WASHINGTON – Still grappling with persistently high inflation, the Federal Reserve faces an entirely new — and in some ways conflicting — challenge as it meets to consider interest rates this week: How to restore calm to a nervous banking system.
The two simultaneous problems would normally push the Fed in different directions: To fight elevated inflation, it would raise its benchmark rate, perhaps substantially, for the ninth time in the past year. But at the same time, to soothe financial markets, the Fed might prefer to leave rates unchanged, at least for now.
Most economists think the Fed will navigate the conundrum by raising rates by just a quarter-point when its latest policy meeting ends Wednesday. That would be less than the half-point hike that many economists had expected before the recent collapse of two large banks. But it would still mark another step by the Fed in its continuing drive to tame inflation.
If the Fed were instead to leave rates alone, which some analysts last week had suggested it might do given the banking turmoil, it could alarm Wall Street traders by suggesting that significant problems remain in the banking system.
Vincent Reinhart, a former top Fed economist now at the investment bank Dreyfus-Mellon, noted that the central bank prefers to manage financial stability issues separately from its rate decisions. One goal of a series of emergency steps the Fed announced Sunday to bolster the banking system is to allow it to separately address inflation through its rate policies.
“If you are obviously seen as adjusting your monetary policy because of concerns about financial strain, then you’re admitting you’re not (successfully) doing ... crisis management,” Reinhart said.
Last week, the European Central Bank imposed a half-point rate hike to try to reduce an 8.5% inflation rate despite jitters caused by the struggles of Switzerland's second-largest lender, Credit Suisse. ECB President Christine Lagarde said she saw “no tradeoff” between fighting inflation and preserving financial stability.
On Sunday, the Swiss banking giant UBS bought troubled Credit Suisse for $3.25 billion in a deal orchestrated by banking regulators to try to prevent potentially calamitous turmoil in global markets.
The Fed intervened in the banking emergency a little over a week ago by joining with the Treasury Department and the Federal Deposit Insurance Corporation to announce that the government would protect all of the banks' deposits. It also unveiled an expansive emergency lending program to provide ready cash for banks and other financial institutions. And it sweetened the terms for the banks to borrow from a long-standing Fed facility known as the “discount window.”
On Thursday, the Fed said it had lent nearly $300 billion in emergency funding to banks, including a record amount from the discount window.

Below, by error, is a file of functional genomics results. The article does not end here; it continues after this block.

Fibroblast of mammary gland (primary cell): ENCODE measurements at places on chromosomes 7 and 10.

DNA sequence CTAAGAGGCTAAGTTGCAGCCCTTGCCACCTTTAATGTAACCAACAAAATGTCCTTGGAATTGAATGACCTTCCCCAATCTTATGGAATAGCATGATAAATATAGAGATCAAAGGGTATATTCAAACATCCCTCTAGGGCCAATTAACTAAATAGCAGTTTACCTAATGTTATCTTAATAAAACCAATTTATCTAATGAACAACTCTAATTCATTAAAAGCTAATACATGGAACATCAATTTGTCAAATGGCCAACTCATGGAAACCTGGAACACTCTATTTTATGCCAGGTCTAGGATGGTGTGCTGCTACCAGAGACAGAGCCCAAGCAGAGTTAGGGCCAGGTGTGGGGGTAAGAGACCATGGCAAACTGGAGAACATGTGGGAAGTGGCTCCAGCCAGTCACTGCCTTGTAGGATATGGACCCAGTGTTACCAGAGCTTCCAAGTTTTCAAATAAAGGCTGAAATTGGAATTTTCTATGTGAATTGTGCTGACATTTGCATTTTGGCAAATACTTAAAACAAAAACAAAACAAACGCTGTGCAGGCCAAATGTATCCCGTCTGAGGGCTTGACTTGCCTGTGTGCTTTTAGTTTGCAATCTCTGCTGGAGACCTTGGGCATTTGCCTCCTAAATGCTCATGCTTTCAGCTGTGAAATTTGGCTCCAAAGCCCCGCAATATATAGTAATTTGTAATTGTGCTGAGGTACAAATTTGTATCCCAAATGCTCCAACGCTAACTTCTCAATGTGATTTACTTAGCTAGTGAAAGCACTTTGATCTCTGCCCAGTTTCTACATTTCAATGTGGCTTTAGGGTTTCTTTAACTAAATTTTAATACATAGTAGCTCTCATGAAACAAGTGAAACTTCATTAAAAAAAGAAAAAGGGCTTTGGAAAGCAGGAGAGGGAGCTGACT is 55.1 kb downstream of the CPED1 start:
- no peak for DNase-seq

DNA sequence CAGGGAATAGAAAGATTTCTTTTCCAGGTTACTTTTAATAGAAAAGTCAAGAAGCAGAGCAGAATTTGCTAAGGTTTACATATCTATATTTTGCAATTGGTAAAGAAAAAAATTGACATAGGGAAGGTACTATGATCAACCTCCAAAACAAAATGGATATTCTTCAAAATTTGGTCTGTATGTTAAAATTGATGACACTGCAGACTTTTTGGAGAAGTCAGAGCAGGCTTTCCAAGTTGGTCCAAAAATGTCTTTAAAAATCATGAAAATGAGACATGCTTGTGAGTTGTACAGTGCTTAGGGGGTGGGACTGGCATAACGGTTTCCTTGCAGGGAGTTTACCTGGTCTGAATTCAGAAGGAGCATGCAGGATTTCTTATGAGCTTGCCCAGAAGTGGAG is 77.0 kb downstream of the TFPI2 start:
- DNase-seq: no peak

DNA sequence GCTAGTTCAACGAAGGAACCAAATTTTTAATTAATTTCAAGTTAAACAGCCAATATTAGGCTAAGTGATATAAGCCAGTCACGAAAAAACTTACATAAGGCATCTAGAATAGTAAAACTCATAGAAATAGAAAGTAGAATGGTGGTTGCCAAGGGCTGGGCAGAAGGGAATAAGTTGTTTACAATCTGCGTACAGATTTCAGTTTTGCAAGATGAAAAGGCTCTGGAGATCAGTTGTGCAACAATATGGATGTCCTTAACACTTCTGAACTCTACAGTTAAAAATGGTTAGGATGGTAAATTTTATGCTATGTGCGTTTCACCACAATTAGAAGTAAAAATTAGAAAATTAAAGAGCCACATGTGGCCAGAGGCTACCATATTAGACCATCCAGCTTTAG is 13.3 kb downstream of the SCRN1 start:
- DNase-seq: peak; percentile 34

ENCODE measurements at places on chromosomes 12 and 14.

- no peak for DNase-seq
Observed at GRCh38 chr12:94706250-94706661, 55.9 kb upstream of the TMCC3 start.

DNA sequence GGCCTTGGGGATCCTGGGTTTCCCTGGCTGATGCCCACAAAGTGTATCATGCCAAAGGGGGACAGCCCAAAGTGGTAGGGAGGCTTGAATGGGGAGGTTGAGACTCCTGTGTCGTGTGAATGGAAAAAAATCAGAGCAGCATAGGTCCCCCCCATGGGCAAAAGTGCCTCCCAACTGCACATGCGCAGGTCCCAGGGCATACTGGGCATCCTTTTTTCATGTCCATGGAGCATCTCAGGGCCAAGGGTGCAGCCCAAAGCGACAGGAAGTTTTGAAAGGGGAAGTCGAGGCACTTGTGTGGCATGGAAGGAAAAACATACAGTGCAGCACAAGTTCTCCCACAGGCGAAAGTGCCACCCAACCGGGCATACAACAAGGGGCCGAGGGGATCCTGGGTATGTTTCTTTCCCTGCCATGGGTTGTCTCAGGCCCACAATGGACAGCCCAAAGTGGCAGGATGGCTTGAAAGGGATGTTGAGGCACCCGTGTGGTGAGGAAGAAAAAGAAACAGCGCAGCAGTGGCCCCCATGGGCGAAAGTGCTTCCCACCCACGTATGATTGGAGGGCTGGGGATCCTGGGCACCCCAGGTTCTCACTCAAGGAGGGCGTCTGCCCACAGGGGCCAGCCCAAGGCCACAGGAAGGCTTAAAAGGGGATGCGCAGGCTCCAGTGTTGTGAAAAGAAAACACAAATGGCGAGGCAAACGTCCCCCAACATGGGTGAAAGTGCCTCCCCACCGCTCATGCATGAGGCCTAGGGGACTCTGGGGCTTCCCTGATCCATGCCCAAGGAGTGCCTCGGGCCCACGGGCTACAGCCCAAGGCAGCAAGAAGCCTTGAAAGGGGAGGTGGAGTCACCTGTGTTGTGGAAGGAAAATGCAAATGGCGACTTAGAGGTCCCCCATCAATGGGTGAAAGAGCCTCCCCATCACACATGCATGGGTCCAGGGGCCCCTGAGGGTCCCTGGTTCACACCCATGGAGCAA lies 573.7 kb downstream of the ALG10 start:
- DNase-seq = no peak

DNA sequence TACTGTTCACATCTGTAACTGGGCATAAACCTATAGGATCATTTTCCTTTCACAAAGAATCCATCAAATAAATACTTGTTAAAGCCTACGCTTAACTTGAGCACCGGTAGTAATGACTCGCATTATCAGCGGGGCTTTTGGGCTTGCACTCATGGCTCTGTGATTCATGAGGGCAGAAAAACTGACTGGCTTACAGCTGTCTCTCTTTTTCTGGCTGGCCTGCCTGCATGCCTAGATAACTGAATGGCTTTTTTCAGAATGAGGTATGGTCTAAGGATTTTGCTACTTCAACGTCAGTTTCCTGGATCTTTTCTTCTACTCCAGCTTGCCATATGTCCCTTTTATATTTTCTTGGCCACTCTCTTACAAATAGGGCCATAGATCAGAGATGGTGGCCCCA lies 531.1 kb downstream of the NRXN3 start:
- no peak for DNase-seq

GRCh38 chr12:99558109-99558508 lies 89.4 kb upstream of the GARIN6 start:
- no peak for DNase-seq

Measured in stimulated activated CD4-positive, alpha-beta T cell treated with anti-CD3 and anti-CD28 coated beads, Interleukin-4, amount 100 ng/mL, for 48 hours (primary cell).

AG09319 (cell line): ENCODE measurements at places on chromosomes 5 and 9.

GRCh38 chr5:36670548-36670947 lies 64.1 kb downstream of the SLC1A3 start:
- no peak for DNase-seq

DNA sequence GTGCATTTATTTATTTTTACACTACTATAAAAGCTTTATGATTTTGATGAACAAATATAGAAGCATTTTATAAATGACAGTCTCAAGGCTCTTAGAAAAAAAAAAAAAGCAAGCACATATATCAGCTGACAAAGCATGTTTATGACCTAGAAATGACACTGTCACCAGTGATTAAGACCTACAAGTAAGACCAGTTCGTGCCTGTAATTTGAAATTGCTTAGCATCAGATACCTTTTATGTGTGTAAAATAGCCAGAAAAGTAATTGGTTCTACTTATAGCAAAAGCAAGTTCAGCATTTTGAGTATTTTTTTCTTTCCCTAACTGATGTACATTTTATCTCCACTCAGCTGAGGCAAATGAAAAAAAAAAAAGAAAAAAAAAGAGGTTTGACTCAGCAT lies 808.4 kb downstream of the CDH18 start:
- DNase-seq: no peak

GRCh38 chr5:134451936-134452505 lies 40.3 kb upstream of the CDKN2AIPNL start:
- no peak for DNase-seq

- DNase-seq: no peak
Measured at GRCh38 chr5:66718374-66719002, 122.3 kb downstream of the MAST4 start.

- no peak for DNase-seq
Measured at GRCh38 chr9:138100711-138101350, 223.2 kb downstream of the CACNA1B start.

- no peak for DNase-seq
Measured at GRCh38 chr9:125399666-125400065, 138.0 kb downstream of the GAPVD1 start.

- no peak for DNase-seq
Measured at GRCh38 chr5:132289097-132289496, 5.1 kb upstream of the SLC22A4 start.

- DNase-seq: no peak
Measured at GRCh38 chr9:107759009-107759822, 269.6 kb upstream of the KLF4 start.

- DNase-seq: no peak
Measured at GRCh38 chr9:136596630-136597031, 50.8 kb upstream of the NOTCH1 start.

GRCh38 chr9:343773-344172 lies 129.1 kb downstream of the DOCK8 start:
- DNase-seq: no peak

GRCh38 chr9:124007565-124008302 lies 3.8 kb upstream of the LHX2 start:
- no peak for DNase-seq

Assuming that those programs work as intended, the Fed can focus on its ongoing campaign to cool inflation. Most recent economic reports point to a still-hot economy with strong hiring, steady consumer spending and persistent inflation.
Consumer prices rose 6% in February from a year earlier, down from a peak of 9.1% last June. Most of that decline reflected a shift in consumer spending away from goods — such as used cars, furniture and appliances, which have been falling in price — and toward services, including traveling, dining out and entertainment events.
That spending surge has kept inflation high in services categories, which Fed Chair Jerome Powell has singled out as a major concern because inflation tends to be particularly persistent in services.
“Inflation — it’s still got some legs, unfortunately,” said Nathan Sheets, a former Treasury official and Fed economist, now chief global economist at Citi. “The labor market is still booming.”
Hiring and inflation figures accelerated earlier this year after having shown signs of cooling in late 2022. In response, Powell and other Fed officials suggested that the central bank would likely raise rates higher than they had forecast in December and probably keep them at a peak for longer.
When the Fed raises its key rate, it typically leads to higher rates on mortgages, auto loans, credit cards and many business loans. Typically, consumer and business spending slow in response.
“The recent data indicate that we haven't made as much progress as we thought,” Christopher Waller, a member of the Fed's Board of Governors, said this month. The Fed's efforts to reduce inflation to its 2% target, Waller said, “will be slower and longer than many had expected just a month or two ago.”
The banking troubles have also intensified fears among many economists that the economy could soon tumble into recession.
One reason for the pessimism is that some banks will likely curtail lending to help shore up their finances and avoid running the risk of a collapse. Economists at Goldman Sachs estimate that credit tightening by the banking sector could reduce economic growth this year by as much as a half-percentage point.
Ironically, though, that slowdown in growth could help the Fed, which has had only limited success in trying to cool the economy through its rate hikes.
The potential slowdown in lending “is going to do some of the Fed's work for it,” said John Roberts, a former Federal Reserve economist said. “So the Fed won’t have to raise rates as high as otherwise.”